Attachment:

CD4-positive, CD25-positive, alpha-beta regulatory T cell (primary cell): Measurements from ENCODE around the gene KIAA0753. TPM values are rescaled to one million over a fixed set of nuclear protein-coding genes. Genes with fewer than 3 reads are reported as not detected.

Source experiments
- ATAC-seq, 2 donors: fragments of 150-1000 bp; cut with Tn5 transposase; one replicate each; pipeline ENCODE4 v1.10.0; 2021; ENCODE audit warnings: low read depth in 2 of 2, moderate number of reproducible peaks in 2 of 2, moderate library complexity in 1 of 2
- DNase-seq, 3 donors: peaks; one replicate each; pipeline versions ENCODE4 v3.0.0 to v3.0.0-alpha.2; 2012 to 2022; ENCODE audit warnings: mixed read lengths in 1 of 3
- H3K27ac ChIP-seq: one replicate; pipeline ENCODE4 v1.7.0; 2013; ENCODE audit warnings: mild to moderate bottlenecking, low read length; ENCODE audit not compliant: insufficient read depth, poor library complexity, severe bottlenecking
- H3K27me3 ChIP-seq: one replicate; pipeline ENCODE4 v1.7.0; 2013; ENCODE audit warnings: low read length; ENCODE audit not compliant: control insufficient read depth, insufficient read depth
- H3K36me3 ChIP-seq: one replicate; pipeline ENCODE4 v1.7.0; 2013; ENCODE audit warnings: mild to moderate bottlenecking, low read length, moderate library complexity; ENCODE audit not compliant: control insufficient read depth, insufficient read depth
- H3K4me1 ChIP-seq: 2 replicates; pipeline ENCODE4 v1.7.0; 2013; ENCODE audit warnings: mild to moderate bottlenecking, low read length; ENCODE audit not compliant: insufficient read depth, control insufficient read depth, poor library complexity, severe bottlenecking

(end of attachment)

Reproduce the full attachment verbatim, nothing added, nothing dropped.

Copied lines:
CD4-positive, CD25-positive, alpha-beta regulatory T cell (primary cell): Measurements from ENCODE around the gene KIAA0753. TPM values are rescaled to one million over a fixed set of nuclear protein-coding genes. Genes with fewer than 3 reads are reported as not detected.

Source experiments
- ATAC-seq, 2 donors: fragments of 150-1000 bp; cut with Tn5 transposase; one replicate each; pipeline ENCODE4 v1.10.0; 2021; ENCODE audit warnings: low read depth in 2 of 2, moderate number of reproducible peaks in 2 of 2, moderate library complexity in 1 of 2
- DNase-seq, 3 donors: peaks; one replicate each; pipeline versions ENCODE4 v3.0.0 to v3.0.0-alpha.2; 2012 to 2022; ENCODE audit warnings: mixed read lengths in 1 of 3
- H3K27ac ChIP-seq: one replicate; pipeline ENCODE4 v1.7.0; 2013; ENCODE audit warnings: mild to moderate bottlenecking, low read length; ENCODE audit not compliant: insufficient read depth, poor library complexity, severe bottlenecking
- H3K27me3 ChIP-seq: one replicate; pipeline ENCODE4 v1.7.0; 2013; ENCODE audit warnings: low read length; ENCODE audit not compliant: control insufficient read depth, insufficient read depth
- H3K36me3 ChIP-seq: one replicate; pipeline ENCODE4 v1.7.0; 2013; ENCODE audit warnings: mild to moderate bottlenecking, low read length, moderate library complexity; ENCODE audit not compliant: control insufficient read depth, insufficient read depth
- H3K4me1 ChIP-seq: 2 replicates; pipeline ENCODE4 v1.7.0; 2013; ENCODE audit warnings: mild to moderate bottlenecking, low read length; ENCODE audit not compliant: insufficient read depth, control insufficient read depth, poor library complexity, severe bottlenecking